Exotic, mysterious, exciting, fascinating–these are the words that Istanbul builds its reputation on. Straddling 2 continents and host to multiple empires throughout its existence, Istanbul strikes a perfect balance between modern sophistication and old-school tradition. Here is a list of the things you shouldn’t miss while visiting this extraordinary city:
1. The Blue Mosque
The cascading domes and six slender minarets of the Sultanahmet Mosque (better known as the “Blue Mosque”) dominate the skyline of Istanbul. Taking its name from the blue İznik tile work, it is one of the most famous religious buildings in the world and was built between 1609 and 1616. The Blue Mosque boasts the largest courtyard of all the Ottoman mosques, measuring at the same size as the mosque’s interior. The interior of the mosque is just as breathtaking as the outside, with blue İznik tiles numbering into the tens of thousands, 260 windows flooding the mosque with light, stained glass windows and minarets with two to three balconies.
2. The Grand Bazaar
The Grand Bazaar (Kapalıçarşı) is one of the largest covered markets in the world– with 60 streets and 5,000 shops, it attracts between 250,000 and 400,000 visitors daily! It is well known for its jewellery, hand-painted ceramics, carpets, embroideries, spices and antique shops. Many of the stalls in the bazaar are grouped by type of goods, with special areas for leather, gold jewellery and the like, which makes it a perfect one-stop shop for all of your souvenir and gift-giving needs.
Acting as the divider between Istanbul’s European and Asian shores, the Bosphorus river is a 22 mile long strait that is the world’s narrowest strait used for international navigation. Lined with palaces, villas and restaurants, it cuts a striking path through Istanbul, making it the only city in the world that rests on 2 continents. Take a boat tour along the river in order to really soak in the skyline of Istanbul.
4. The Spice Market
The Istanbul spice market is one of the largest spice trading venues of the medieval world. It attracts visitiors from all over the world, looking for products ranging from Russian caviar to Iranian saffron. The best shops in the spice market are those that don’t mix products–so steer clear of the stalls that offer caviar next to the dried fruits and nuts. The Spice Market is the best place to sample some of the local products, like Turkish delight (sweet gummy squares studded with fruits/nuts and rolled in powdered sugar).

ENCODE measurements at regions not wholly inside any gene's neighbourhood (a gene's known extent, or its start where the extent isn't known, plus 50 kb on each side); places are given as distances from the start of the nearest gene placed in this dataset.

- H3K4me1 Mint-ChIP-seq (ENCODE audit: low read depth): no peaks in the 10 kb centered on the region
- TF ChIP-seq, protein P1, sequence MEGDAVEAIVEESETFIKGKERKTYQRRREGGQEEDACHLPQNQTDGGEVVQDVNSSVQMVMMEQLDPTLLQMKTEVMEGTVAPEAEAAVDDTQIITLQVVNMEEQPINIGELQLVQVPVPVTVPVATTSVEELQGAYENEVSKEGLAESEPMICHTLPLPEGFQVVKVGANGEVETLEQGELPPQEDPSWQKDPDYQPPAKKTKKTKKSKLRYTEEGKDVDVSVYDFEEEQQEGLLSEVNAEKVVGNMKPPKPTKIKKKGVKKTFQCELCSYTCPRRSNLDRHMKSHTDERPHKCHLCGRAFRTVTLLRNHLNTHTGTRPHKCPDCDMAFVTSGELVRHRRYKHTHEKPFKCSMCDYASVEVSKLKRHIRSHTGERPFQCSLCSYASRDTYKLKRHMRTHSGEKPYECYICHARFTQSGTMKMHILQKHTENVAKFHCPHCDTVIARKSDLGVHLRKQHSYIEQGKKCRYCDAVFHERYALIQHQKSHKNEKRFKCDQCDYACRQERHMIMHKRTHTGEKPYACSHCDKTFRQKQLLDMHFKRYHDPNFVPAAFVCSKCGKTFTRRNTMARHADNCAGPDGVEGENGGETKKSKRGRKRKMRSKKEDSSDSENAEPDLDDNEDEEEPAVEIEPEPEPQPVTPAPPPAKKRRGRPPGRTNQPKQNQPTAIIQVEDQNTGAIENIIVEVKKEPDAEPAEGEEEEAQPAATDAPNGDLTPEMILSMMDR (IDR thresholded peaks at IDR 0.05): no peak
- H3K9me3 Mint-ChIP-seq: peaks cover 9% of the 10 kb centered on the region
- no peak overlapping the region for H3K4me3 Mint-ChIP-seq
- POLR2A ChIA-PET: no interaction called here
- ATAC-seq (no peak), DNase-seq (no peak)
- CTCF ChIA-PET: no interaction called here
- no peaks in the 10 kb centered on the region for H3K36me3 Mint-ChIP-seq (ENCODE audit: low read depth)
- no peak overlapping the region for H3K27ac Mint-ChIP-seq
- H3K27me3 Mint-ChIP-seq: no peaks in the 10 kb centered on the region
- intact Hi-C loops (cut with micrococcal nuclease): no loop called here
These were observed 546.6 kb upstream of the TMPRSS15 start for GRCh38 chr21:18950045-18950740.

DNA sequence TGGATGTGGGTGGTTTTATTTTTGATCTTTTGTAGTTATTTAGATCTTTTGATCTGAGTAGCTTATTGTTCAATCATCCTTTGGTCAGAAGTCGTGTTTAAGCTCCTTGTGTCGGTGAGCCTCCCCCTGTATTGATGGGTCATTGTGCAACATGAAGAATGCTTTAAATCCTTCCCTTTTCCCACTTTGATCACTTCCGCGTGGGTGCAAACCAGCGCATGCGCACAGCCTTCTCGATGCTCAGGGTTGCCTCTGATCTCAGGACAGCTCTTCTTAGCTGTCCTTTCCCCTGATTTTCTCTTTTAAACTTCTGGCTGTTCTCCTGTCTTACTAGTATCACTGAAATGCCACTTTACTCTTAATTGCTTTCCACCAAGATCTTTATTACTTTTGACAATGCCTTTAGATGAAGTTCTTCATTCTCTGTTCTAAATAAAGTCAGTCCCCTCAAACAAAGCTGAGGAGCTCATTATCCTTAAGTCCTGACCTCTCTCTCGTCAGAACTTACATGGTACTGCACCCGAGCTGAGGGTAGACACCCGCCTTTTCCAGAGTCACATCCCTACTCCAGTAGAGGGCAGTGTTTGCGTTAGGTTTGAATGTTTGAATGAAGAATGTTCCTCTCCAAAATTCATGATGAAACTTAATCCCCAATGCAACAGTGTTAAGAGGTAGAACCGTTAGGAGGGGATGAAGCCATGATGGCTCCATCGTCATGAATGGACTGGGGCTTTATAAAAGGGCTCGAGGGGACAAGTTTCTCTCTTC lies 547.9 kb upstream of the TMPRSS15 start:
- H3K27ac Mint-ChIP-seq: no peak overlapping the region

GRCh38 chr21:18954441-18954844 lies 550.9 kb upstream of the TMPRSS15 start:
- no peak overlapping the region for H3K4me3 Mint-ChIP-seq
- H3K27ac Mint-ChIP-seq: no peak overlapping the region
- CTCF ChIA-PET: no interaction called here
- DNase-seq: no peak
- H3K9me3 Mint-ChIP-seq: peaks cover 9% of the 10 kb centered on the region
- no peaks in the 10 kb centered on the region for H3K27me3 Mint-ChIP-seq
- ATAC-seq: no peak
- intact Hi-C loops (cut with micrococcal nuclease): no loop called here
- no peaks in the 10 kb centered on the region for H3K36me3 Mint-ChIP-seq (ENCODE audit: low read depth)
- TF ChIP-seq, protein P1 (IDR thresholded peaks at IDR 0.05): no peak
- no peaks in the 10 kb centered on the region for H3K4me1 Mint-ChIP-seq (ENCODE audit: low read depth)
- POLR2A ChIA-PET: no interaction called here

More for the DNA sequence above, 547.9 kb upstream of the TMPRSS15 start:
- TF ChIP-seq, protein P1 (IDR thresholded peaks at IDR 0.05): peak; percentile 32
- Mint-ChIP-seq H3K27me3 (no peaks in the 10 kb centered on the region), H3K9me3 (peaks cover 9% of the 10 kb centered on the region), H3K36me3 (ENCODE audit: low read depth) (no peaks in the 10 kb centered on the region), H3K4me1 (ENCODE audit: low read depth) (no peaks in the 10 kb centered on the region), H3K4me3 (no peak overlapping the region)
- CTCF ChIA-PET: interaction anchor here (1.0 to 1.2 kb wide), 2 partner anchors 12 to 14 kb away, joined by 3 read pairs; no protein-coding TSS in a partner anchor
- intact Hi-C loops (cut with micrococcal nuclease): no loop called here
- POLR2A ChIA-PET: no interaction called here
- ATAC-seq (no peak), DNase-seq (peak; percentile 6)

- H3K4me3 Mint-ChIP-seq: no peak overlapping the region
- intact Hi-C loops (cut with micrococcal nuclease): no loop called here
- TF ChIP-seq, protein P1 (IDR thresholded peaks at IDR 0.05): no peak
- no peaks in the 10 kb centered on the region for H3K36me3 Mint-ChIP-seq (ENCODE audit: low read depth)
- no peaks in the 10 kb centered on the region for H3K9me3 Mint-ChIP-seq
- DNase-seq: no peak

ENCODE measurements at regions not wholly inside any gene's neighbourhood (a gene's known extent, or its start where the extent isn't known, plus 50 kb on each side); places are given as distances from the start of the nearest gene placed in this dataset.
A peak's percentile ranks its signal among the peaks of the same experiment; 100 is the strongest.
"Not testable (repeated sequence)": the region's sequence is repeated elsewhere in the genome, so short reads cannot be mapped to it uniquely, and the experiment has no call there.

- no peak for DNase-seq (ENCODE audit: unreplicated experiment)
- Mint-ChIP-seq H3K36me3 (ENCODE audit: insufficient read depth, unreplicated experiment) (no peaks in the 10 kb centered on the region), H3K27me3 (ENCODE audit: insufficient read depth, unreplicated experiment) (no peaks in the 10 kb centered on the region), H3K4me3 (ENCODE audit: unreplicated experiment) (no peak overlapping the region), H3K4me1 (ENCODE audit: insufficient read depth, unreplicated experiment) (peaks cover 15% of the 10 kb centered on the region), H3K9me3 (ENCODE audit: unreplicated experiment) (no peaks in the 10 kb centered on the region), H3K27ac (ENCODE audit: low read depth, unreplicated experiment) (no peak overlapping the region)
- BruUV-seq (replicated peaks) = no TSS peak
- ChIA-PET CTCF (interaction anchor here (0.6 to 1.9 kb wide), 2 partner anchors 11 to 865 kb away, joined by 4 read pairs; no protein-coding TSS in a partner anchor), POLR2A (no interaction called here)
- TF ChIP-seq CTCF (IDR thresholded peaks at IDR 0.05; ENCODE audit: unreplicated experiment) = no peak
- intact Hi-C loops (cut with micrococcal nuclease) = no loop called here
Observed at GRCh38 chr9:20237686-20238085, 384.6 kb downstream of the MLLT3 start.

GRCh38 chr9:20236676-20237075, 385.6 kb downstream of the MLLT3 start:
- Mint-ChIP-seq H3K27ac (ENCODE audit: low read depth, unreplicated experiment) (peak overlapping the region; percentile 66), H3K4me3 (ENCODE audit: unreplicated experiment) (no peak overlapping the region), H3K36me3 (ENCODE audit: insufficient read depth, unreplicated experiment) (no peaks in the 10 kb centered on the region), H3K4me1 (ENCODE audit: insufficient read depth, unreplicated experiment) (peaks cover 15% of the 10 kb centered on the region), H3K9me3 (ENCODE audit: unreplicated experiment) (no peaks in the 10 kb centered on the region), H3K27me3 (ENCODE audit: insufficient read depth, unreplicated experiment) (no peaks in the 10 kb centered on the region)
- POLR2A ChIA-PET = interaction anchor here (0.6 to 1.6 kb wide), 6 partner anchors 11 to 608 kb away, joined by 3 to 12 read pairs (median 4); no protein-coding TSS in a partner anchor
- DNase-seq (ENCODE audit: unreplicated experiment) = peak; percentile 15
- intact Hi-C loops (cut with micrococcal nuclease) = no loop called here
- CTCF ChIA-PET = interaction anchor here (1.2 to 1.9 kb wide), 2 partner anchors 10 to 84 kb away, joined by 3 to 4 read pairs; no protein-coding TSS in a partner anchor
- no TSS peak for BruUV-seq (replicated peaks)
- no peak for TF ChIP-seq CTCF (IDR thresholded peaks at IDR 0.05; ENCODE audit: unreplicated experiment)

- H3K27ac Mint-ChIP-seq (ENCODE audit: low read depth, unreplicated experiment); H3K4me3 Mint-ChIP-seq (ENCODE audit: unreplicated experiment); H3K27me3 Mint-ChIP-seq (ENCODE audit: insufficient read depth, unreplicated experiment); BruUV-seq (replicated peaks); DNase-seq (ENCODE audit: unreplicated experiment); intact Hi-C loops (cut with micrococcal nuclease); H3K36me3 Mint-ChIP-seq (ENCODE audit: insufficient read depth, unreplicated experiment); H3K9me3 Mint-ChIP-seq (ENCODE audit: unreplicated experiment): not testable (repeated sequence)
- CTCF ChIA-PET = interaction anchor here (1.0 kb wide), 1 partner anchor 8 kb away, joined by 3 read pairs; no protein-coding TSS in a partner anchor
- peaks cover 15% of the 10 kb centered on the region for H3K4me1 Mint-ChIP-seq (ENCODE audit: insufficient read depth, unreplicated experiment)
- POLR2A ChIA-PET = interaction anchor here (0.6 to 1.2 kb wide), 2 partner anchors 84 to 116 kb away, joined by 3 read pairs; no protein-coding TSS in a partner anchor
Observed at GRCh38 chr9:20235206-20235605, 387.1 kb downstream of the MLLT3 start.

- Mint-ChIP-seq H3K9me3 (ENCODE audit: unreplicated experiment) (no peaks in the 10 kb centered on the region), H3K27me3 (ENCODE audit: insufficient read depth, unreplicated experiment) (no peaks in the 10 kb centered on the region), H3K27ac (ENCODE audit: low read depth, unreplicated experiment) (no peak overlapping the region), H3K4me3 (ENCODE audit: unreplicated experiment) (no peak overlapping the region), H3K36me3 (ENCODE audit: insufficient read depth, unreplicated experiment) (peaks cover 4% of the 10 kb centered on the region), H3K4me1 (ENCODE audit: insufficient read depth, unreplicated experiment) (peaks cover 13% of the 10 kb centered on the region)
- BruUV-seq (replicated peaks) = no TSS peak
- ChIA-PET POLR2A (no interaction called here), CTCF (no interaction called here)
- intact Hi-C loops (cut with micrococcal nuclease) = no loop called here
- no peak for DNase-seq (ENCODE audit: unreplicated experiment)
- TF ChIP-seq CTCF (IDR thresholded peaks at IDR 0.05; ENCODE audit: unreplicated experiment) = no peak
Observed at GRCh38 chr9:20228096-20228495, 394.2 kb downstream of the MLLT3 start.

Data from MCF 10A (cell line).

5. Turkish Food
We’ve all tasted the deliciousness of a late-night kebab, but imagine trying one in the country where they were created. Turkish food is a nice mixture between Central Asian and Middle Eastern cuisine, with a large variety of vegetarian options. Don’t leave Istanbul without trying these specialities:
Lahmacun–a round, thin, pizza-like dough topped with minced meat and spices, then baked in a wood-fired oven
Kumpir–a baked potato, split open and mixed with butter, cheese, and toppings such as hot dog slices, corn, olives, peas, pickles, vegetable salad, and yogurt.
Dolma–this is the name used for stuffed vegetables. The most popular Dolmas are usually grape leaves, eggplants or zucchini, stuffed with rice, minced meat and veggies.
6. The Whirling Dervishes
The Whirling Dervishes are a set of monks belonging to a mystical Sufi order of Muslims, known traditionally for their spirituality, self-denial and tolerance. Dressed in long white robes, tall felt hats, and black capes, the Dervishes perform a dance ritual for the purpose of both entertaining and blessing the spectators who gather to watch this entrancing performance, and to try and attain religious ecstasy through dance.
7. Hagia Sophia
An incredible sight to see with an ever-changing history is the Hagia Sophia. It started as the main Orthodox basilica for Constantinople in 360, then became a Roman Catholic cathedral, then an Orthodox basilica again, then became a mosque until it was decreed a museum in 1935. The history can be seen in every aspect of the building. Orthodox art was covered up by the Catholics, and then taken down in pieces by the Muslims. There are layers of history in this place, and the building itself is an architectural masterpiece!
8. Dolmabahce Palace
Created as the administrative center of the Ottoman Empire, Dolmabahce Palace was built in the late 19th century and is the largest palace in Turkey. It is also home to the world’s largest Bohemian crystal chandelier, a gift from Queen Victoria that weighs an astounding 9,920 pounds. The palace holds special significance for Turkish people, as it was the residence of the first President of the Turkish Republic, Mustafa Kemal Ataturk, and the place where he passed away. The clocks in the palace are still set to 9:05 am to mark his passing.